The Long Pursuit: Abraham Lincoln's Thirty-Year Struggle with Stephen Douglas for the Heart and Soul of America
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In this compelling narrative, renowned historian Roy Morris, Jr., expertly offers a new angle on two of America's most towering politicians and the intense personal rivalry that transformed both them and the nation they sought to lead in the dark days leading up to the Civil War.
For the better part of two decades, Stephen Douglas was the most famous and controversial politician in the United States, a veritable "steam engine in britches." Abraham Lincoln was merely Douglas's most persistent rival within their adopted home state of Illinois, known mainly for his droll sense of humor, bad jokes, and slightly nutty wife.
But from the time they first set foot in the Prairie State in the early 1830s, Lincoln and Douglas were fated to be political competitors. The Long Pursuit tells the dramatic story of how these two radically different individuals rose to the top rung of American politics, and how their personal rivalry shaped and altered the future of the nation during its most convulsive era. Indeed, had it not been for Douglas, who served as Lincoln's personal goad, pace horse, and measuring stick, there would have been no Lincoln-Douglas debates in 1858, no Lincoln presidency in 1860, and perhaps no Civil War six months later. For both men—and for the nation itself—the stakes were that high.
Not merely a detailed political study, The Long Pursuit is also a compelling look at the personal side of politics on the rough-and-tumble western frontier. It shows us a more human Lincoln, a bare-knuckles politician who was not above trading on his wildly inaccurate image as a humble "rail-splitter," when he was, in fact, one of the nation's most successful railroad attorneys. And as the first extensive biographical study of Stephen Douglas in more than three decades, the book presents a long-overdue reassessment of one of the nineteenth century's more compelling and ultimately tragic figures, the one-time "Little Giant" of American politics.
preferred Henry Clay, but as he explained to Herndon, “Mr. Clay’s chance for an election is just no chance at all.” Instead, he would work for Taylor as he had worked for Harrison, from a strictly partisan political stance. “I am in favor of Gen. Taylor,” he told party activist Thomas Flournoy, “because I am satisfied we can elect him, that he would give us a Whig administration, and that we cannot elect any other Whig. Our only chance is with Taylor.”39 Whether or not he truly believed that to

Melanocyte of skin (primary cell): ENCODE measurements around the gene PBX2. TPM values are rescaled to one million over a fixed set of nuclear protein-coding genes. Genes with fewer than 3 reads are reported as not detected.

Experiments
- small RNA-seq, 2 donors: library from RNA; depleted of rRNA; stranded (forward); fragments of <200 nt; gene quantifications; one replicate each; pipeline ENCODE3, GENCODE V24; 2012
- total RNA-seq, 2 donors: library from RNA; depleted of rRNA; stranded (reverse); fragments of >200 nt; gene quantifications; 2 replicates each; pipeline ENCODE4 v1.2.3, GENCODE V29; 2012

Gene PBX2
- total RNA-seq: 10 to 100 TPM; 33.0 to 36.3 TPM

east, jockeying for space with news of Sumner’s miraculous recovery and sudden relapse. Back in Kansas, John Brown made his first sanguinary appearance on the national scene. Together with four of his sons and two other supporters, Brown set out on the night of May 24 for the proslavery settlement on Pottawatomie Creek. Barging into various unguarded cabins, the party dragged out five unarmed settlers and, in full view of their families, hacked them to death with razor-sharp broadswords.
in the report.” His supporters would not have withdrawn him, at any rate. “Douglas or nobody,” Illinois backer Charles Lanphier reported. “His friends will never yield.”42 While the national convention slowly ground to a halt, the southern bolters met at Military Hall and agreed to reconvene in Baltimore on the second Monday in June. When the New York delegation announced that it would withdraw its support of Douglas if he was not nominated by the sixtieth ballot, Richardson finally accepted the
headed downriver to Memphis, where two years earlier he had given a well-received, racist speech comparing blacks to crocodiles. Times had changed. The Memphis Appeal marked Douglas’s arrival on southern soil with an editorial denouncing his visit as “the most impudent, the most disgraceful, the most indefensible of his acts during the campaign.” Another Memphis newspaper mocked his “bloated visage” and called him “an itinerant peddler of Yankee notions.” Undeterred, Douglas spoke for three hours
help. In his annual message to Congress, the lame-duck president went out of his way to blame Republicans for “the incessant and violent agitation of the slavery question,” which he said had “produced its malign influence on the slaves and inspired them with vague notions of freedom,” causing “many a matron throughout the South [to] retire at night in dread of what may befall herself and her children before morning.” He called on northerners to stop criticizing slavery, obey the Fugitive Slave